Coke and gas fill hospital wards in Ontario

Image copyright Supplied Image caption Officials urge revellers to stay hydrated and take care at the party

Some 340 people are being treated in hospital in Ontario for exposure to carbon monoxide – the highest number since September.

The emergency care system recorded 196 calls on Saturday, including 109 for treatment. The largest number was in Waterloo – where six patients were taken.

Emergency officials in Toronto said the numbers have fallen off, but they are still warning the public to “be careful and take precautions.”

They urge revellers to remain indoors or have alternate plans during events, and to drink plenty of water.

“It was definitely a hot day, so if you had to go out, you had to use caution,” said Dr. Razia Ghai, chief medical officer at Toronto’s Centre for Addiction and Mental Health (CAMH).

Carbon monoxide can be deadly

Dr Ghai said the small number of deaths it caused over the weekend was attributed to the level of care people were given.

“We were very careful, so fewer deaths and incidents than we would normally have.”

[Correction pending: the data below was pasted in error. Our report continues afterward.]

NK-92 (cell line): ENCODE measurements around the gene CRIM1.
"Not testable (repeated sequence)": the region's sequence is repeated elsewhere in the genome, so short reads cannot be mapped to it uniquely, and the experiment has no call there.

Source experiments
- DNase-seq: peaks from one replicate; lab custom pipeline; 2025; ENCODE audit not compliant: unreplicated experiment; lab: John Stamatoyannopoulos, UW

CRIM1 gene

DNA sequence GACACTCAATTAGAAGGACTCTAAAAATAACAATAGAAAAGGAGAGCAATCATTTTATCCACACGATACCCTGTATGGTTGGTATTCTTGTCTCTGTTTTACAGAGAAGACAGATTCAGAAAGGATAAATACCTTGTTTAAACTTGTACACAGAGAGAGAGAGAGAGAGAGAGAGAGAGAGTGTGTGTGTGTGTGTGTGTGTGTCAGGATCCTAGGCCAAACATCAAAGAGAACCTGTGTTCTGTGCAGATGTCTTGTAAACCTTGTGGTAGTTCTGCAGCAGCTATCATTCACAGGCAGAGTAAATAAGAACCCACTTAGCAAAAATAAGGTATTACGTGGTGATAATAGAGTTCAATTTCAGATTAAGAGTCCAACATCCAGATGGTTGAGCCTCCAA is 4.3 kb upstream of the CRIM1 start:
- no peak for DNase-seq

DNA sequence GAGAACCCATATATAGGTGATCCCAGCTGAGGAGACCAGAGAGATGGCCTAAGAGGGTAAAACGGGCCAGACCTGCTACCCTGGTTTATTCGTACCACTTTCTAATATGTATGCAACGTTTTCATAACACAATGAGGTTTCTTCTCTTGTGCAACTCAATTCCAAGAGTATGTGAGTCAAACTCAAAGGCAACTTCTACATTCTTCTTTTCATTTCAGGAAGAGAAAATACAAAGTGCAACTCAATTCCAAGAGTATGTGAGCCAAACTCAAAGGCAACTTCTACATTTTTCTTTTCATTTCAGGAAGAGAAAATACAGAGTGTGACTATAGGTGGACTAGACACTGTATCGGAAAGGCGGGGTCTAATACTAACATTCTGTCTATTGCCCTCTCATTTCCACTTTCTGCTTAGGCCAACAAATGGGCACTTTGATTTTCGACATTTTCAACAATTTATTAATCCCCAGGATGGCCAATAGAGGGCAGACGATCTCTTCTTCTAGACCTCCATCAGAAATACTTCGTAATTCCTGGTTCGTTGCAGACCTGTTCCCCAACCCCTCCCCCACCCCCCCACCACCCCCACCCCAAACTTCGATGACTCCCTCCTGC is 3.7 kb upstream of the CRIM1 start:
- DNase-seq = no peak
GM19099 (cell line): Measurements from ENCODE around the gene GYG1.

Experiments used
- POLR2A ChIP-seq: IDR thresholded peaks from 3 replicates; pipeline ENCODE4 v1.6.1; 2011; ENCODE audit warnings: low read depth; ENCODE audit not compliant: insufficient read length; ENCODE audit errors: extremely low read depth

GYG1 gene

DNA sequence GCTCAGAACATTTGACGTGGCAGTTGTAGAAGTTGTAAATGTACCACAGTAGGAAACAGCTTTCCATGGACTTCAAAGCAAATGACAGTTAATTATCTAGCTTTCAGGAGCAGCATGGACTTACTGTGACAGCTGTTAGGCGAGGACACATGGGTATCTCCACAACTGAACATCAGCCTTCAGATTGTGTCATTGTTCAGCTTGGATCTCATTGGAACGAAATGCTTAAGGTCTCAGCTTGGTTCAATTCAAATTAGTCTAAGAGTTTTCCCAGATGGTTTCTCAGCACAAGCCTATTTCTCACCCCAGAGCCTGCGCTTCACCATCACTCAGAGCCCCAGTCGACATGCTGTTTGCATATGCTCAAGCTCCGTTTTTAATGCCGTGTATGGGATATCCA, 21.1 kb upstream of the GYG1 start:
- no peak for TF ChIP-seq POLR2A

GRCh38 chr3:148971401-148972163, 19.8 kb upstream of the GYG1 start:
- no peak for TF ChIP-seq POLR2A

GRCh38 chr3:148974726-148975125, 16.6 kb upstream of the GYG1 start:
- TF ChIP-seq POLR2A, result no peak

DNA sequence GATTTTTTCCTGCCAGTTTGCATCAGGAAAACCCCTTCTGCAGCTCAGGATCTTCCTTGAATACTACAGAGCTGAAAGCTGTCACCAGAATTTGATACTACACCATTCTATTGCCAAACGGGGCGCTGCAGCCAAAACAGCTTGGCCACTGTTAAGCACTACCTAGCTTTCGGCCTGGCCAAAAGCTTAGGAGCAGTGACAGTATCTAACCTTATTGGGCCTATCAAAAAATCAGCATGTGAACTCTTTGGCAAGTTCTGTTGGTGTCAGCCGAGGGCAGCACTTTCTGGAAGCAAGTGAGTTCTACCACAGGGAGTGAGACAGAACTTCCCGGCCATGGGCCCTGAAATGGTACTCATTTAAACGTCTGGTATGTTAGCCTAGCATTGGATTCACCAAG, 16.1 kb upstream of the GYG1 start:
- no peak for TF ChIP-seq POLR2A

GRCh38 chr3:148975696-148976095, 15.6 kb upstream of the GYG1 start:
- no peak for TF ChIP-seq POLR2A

Officials at the Ontario Ministry of the Environment’s carbon monoxide information website say people can help prevent any possible damage to their bodies from carbon monoxide exposure.

Pets are in high danger, as can people with a condition that can cause them to fall into a coma. People should avoid cooking appliances, fuels, welding equipment and gas-powered vacuum cleaners.

People are also urged to follow local building codes to ensure they have working carbon monoxide detectors, and to stay indoors when carbon monoxide is present.

In Canada, carbon monoxide is one of the leading causes of death among urban youth.

Thirteen-year-old Nepalese refugee Parameswaran Chandraneswara died when the carbon monoxide detector in his London home went off in 2012, where he lived with his family.

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